Marking: the CAT’s out of the bag

I just had a disagreement, though a very plesantly handled one, wiht one of the staff here about how to mark a continuous assessment test (CAT) that the girls had taken.

The test content was derived from a past exam paper. The exams are set by the university who accredit our diploma course. The situation here is pretty bad: the University staff write the sylabusses, set the exams and mark them. College staff are, I gather, rarely offered the opportunity to validate the exam papers but when they have been asked to do this — and it has happened only once — they were instructed to restrict their comments to grammar and spelling, not to comment on the content or style of questions. I have seen some of the past papers and they are very poor. Some had clearly not even been checked for spelling (one said “identify and collect errors in the following programs” rather than “identify and correct…”). I am lead to believe that at the University, the lecturers — who set their own exams — use their actual exam questions as CATs which leaves their students well prepared for the exam. College lecturers do not even see the exams before our students sit them. So it seems reasonable enough to use past papers to set CATs. There are, however, no model answers for these past papers.

The CAT I was helping to mark was one such; there were no model answers. One question asked for an explanation of concept X and had two marks allocated. One student had written an answer that comprised four bullte points, each a well-formed sentense. Two of them (the first and the last) were correct and the others incorrect. My approach to marking this was to allocate one mark each for the two correct points. My colleague disagreed.

We argued this point in a friendly way for some time. Various reasons were given for not giving the student full marks for that question. The predominant one seemed to be that the correct answers were not the first two. My colleague argued that when the exam scripts are marked by the University only the first two points would even be read so it would be impossible to get marks for the correct fourth point. At this point I had to take a walk outside to cool off. I was, after all, not angry with my colleague, but with the university staff. I dont even know if what my colleague told me is true. But my very reason for volunteering, in the first place, was to learn about different cultures, so I returned from my walk and sat town to continue marking.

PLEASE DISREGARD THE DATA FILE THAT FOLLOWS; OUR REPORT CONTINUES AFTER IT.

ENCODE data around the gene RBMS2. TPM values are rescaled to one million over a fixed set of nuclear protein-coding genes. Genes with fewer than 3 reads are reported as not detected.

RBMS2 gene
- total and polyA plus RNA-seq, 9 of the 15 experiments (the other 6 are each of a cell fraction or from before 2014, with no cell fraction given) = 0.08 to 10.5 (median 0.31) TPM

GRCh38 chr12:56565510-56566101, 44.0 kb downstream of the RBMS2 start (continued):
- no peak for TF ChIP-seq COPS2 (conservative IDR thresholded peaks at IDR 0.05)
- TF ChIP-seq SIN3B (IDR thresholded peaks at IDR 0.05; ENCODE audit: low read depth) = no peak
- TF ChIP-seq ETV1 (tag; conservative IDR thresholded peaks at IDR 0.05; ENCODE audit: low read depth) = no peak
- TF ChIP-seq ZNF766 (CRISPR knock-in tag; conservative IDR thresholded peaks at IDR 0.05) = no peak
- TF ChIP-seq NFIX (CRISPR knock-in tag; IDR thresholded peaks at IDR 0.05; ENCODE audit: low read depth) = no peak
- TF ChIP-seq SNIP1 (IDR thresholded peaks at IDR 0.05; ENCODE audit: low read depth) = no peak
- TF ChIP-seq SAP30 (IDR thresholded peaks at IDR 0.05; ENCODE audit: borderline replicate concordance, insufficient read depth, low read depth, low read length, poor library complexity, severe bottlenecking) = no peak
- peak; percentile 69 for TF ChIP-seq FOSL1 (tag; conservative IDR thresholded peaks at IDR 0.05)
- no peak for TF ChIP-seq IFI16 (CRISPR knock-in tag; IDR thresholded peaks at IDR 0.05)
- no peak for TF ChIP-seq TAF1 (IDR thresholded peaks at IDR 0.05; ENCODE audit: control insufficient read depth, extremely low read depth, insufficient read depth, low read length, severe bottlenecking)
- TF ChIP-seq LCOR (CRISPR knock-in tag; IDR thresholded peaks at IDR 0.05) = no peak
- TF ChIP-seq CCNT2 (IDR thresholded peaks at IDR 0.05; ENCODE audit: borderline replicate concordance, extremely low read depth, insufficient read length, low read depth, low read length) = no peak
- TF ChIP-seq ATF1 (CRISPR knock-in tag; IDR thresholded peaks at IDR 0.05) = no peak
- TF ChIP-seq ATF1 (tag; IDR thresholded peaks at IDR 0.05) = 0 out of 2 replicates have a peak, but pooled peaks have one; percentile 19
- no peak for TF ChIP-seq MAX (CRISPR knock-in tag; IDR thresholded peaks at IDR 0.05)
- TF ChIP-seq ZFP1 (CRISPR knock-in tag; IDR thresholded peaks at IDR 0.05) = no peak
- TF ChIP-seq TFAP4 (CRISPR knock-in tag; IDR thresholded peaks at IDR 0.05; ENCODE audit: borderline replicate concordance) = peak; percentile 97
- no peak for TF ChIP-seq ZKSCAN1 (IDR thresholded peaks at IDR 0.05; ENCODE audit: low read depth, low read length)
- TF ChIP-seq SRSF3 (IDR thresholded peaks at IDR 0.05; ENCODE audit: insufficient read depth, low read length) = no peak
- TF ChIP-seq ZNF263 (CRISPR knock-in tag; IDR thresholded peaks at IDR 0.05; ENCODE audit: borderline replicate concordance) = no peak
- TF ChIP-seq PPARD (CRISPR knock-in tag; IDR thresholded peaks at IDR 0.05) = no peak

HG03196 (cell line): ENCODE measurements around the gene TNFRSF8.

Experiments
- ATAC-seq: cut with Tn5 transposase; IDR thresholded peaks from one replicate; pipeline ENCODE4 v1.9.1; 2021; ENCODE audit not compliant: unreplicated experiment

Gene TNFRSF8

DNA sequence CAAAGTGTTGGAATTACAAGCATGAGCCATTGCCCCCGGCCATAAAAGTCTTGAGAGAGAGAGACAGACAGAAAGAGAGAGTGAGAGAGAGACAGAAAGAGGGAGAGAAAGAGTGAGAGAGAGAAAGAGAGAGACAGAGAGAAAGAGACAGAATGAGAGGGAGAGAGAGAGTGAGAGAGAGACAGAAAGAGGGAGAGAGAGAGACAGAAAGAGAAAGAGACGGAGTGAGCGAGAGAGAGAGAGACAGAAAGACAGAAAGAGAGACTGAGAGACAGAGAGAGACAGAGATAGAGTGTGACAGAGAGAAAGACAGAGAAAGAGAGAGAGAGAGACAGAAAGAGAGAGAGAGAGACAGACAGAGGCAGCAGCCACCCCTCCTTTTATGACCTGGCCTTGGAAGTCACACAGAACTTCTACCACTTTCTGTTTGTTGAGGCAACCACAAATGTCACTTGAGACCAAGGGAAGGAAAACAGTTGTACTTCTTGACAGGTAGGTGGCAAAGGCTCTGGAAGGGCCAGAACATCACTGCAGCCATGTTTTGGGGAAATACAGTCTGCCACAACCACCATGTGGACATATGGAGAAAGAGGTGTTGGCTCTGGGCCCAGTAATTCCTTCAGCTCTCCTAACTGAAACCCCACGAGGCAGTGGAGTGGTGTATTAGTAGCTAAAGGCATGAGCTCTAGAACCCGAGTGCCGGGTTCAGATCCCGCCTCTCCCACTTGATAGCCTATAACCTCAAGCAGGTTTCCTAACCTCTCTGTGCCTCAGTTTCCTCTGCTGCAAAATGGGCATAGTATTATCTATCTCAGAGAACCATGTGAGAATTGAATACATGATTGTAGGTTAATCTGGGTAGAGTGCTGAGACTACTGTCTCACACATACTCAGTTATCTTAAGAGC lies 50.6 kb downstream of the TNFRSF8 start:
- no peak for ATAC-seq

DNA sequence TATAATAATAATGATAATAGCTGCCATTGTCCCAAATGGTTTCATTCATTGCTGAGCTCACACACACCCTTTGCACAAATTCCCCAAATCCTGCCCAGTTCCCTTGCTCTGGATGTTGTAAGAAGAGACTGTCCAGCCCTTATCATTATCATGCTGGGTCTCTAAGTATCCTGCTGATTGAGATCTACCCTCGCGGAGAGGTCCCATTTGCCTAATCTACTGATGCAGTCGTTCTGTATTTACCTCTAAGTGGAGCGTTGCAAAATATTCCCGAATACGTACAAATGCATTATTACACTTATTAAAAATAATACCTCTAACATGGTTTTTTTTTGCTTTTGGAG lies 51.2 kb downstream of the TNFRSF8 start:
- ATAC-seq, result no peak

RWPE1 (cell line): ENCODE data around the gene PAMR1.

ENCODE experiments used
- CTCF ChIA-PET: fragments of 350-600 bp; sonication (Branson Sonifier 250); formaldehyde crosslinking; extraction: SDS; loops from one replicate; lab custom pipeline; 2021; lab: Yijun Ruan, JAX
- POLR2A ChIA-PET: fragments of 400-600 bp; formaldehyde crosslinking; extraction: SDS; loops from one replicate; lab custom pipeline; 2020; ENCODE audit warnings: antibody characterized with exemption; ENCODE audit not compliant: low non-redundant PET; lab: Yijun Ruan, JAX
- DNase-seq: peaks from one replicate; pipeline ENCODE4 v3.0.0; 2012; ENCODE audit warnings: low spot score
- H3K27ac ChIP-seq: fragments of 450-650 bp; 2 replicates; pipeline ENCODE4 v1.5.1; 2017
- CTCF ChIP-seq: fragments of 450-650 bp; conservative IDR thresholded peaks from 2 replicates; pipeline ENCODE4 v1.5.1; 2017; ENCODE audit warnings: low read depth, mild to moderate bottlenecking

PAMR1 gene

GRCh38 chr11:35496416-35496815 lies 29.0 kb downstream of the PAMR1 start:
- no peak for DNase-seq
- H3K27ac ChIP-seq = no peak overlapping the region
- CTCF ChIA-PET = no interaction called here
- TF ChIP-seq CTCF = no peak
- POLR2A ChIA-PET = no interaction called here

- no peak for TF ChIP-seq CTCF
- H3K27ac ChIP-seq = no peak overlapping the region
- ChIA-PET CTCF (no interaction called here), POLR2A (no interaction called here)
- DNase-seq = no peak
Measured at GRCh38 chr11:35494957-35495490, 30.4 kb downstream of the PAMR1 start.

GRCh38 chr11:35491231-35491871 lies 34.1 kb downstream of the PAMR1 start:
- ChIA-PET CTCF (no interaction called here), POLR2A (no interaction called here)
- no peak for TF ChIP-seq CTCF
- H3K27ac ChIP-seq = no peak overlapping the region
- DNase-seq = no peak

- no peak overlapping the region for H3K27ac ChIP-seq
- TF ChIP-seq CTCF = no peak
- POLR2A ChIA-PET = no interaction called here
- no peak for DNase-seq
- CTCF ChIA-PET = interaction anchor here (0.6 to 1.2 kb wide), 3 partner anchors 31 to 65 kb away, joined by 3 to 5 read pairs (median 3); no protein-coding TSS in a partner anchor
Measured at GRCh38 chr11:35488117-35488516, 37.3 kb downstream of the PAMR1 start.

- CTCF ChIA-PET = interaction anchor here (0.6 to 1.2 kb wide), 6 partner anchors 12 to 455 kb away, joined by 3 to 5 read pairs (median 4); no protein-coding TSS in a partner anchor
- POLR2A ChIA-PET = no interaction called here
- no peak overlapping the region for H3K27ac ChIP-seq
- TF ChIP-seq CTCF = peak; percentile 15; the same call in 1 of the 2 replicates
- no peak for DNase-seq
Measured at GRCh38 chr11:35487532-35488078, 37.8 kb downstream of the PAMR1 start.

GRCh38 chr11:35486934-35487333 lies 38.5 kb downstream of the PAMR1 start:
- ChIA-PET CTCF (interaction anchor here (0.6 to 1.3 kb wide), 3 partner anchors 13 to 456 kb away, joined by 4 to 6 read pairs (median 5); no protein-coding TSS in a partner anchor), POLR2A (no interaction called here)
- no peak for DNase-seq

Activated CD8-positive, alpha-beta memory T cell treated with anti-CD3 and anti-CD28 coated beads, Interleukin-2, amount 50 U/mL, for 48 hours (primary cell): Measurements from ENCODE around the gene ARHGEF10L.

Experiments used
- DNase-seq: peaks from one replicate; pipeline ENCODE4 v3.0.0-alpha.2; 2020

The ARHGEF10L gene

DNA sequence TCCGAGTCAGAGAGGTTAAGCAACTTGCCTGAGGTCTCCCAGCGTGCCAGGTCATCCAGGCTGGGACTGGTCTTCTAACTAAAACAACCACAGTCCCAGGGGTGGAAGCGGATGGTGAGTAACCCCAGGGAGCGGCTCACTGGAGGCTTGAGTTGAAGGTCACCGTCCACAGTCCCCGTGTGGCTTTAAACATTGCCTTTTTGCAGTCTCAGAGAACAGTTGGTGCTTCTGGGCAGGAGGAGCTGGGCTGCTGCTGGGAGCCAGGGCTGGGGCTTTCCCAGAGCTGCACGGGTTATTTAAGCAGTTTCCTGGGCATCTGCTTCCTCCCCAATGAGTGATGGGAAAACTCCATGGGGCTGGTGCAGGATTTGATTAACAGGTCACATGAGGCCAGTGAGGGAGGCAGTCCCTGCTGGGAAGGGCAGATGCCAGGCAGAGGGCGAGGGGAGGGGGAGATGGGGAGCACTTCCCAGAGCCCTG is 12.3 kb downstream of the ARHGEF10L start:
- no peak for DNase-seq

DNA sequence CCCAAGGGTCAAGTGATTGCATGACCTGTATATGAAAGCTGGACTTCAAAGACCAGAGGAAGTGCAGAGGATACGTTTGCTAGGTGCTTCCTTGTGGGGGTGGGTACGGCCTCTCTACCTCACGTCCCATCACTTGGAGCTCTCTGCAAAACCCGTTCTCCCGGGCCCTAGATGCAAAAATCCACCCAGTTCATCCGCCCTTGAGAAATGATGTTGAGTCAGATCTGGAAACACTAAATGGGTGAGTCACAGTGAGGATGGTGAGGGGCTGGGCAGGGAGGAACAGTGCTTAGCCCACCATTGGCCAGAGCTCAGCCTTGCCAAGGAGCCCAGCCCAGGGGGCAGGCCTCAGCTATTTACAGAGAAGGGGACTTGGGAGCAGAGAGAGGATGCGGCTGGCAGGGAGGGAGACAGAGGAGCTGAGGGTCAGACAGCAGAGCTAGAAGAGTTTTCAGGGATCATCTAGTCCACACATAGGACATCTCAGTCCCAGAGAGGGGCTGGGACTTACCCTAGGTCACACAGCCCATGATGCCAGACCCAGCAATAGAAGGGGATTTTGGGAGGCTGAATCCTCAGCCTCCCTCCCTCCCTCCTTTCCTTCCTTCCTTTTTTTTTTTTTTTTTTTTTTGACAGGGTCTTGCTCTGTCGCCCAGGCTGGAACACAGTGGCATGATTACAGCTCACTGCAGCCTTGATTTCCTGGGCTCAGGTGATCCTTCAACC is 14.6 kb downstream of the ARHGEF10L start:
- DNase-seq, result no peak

Meanwhile my colleague had engaged one of the sisters as an independent arbitrator. Sister wisely observed that the way to allocate marks would depend upon the marking plan. We were back at square one since there was no marking plan for this CAT. Sister did, however, suggest that she would rather I did not mark leniently as this would make the girls complacent and not prepare them well for their exams. The marks from these cats do count towards our student’s overall progression, but the exam carries a much higher weighting.

From this I have learned:

  • To always make a marking plan for my CATs (since they are marked and count towards the student’s progression, I think I would have done that anyway)
  • That our students must be prepared for their exams by making them understand the implicit, as well as the explicit rules of engagement.
  • That I hold some strong views on fairness in education that I was not really aware of before.

Did I miss anything?

Comments are closed.